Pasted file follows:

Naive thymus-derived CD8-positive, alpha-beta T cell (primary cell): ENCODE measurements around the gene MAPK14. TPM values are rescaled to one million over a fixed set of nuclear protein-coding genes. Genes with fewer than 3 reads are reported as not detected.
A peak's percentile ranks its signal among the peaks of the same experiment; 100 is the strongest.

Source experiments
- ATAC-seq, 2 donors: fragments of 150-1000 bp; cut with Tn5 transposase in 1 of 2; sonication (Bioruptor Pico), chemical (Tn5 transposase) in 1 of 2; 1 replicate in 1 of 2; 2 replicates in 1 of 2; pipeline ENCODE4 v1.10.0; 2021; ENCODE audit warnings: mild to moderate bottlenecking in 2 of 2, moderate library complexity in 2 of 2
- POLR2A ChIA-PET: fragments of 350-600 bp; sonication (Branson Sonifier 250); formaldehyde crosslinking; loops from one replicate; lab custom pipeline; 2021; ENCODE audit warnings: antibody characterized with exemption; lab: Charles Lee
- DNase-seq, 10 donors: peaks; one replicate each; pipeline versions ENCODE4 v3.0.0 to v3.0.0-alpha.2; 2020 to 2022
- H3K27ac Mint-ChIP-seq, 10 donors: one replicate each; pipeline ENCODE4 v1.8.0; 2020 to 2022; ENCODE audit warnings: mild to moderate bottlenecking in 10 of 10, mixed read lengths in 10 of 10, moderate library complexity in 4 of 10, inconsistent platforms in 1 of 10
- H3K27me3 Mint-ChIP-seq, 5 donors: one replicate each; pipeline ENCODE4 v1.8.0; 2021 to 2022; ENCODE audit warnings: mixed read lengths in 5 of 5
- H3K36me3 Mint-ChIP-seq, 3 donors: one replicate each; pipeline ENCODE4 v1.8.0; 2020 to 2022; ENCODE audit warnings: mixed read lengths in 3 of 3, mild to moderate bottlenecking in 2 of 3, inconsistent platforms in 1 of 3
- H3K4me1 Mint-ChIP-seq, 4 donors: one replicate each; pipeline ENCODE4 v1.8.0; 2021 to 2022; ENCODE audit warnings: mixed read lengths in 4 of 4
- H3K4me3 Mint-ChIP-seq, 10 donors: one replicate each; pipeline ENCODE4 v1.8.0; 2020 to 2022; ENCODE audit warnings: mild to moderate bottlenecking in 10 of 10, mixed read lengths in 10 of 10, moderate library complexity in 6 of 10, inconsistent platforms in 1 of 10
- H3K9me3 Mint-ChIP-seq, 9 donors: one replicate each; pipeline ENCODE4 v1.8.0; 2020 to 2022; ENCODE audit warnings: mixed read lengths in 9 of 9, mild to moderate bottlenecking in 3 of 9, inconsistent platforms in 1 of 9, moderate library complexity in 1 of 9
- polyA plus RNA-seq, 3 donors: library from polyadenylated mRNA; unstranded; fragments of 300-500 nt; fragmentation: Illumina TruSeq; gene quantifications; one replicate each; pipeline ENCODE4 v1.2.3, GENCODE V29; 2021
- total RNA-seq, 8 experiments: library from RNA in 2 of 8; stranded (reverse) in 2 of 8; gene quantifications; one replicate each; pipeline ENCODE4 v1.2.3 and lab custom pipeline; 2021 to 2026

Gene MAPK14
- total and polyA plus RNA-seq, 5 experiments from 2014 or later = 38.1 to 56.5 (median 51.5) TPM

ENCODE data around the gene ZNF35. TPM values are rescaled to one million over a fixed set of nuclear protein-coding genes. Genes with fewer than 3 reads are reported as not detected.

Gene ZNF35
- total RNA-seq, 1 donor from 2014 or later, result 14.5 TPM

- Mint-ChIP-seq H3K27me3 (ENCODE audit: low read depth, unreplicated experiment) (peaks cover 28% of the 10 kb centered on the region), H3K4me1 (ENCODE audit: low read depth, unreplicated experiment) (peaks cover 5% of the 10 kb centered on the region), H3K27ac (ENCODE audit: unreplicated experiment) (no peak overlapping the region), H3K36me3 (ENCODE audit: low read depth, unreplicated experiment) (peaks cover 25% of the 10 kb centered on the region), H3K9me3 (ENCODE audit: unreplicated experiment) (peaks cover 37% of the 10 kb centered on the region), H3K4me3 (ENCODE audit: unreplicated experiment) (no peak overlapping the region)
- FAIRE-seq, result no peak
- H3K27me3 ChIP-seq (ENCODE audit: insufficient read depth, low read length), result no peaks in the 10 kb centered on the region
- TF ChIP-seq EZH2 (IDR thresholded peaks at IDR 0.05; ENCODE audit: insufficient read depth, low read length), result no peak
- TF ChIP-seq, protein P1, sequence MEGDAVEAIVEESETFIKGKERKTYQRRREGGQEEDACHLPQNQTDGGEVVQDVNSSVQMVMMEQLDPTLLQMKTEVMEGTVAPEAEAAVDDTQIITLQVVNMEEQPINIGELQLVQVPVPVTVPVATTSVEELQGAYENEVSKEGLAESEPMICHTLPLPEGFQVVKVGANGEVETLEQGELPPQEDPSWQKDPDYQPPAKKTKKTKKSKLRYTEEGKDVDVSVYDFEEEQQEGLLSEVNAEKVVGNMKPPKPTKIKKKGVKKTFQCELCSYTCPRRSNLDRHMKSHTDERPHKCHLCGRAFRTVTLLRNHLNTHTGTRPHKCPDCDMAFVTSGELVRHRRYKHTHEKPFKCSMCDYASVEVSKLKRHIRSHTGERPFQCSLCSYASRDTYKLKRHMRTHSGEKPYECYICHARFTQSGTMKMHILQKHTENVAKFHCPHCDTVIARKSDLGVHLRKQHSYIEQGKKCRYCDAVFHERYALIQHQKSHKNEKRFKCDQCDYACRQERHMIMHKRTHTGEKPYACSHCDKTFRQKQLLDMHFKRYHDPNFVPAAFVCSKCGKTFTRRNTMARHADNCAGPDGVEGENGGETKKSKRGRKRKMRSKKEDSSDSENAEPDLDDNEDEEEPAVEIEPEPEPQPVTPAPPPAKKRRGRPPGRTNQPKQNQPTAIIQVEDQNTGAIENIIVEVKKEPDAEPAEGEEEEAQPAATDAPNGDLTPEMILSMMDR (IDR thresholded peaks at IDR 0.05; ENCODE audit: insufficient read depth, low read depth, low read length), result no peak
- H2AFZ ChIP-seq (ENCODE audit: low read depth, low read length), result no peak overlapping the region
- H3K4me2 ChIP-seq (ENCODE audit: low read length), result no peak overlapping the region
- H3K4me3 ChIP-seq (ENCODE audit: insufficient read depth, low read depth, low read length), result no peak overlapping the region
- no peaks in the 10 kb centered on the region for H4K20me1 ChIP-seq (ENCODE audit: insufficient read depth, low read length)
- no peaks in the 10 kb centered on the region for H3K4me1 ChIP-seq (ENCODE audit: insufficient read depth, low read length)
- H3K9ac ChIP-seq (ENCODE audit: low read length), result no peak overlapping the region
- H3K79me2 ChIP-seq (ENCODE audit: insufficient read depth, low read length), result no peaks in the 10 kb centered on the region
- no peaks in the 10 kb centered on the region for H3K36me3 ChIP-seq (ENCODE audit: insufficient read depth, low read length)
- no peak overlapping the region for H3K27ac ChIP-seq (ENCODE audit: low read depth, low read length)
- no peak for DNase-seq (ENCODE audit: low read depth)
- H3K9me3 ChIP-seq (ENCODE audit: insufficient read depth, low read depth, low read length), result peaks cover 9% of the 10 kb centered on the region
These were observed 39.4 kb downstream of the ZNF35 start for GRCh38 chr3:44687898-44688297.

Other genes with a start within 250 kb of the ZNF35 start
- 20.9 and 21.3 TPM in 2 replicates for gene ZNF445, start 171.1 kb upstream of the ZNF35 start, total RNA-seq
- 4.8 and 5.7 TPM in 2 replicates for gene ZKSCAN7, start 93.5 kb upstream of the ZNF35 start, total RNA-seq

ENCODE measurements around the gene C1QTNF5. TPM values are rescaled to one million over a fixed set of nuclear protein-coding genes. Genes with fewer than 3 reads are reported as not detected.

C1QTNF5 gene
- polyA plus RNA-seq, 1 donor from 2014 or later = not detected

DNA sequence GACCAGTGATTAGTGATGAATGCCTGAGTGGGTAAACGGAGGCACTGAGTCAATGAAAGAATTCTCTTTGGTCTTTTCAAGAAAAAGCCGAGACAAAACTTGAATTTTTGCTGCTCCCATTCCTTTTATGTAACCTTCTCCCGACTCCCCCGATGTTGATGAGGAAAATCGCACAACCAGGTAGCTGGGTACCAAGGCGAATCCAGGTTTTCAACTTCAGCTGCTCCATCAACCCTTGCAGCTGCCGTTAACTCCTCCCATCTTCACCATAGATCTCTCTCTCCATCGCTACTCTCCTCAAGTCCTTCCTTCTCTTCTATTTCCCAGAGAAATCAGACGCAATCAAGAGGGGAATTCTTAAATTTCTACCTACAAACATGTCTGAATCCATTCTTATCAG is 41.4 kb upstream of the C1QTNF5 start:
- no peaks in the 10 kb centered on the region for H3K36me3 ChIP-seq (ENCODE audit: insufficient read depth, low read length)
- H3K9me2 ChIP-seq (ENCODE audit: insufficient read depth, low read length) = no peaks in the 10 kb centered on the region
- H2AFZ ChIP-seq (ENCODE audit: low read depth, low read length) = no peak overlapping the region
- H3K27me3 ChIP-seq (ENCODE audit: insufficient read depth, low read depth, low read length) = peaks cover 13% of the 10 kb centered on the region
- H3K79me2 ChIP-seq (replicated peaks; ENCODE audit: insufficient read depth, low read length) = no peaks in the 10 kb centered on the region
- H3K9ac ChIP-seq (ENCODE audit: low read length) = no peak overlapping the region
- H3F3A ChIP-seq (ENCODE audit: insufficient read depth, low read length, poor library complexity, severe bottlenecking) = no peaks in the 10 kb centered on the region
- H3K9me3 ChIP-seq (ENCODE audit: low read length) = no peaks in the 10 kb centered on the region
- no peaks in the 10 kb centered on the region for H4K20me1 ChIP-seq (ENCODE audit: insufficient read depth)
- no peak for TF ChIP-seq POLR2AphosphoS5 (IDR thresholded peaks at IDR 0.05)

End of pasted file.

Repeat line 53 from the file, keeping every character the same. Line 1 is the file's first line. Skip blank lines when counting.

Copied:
- no peak for TF ChIP-seq POLR2AphosphoS5 (IDR thresholded peaks at IDR 0.05)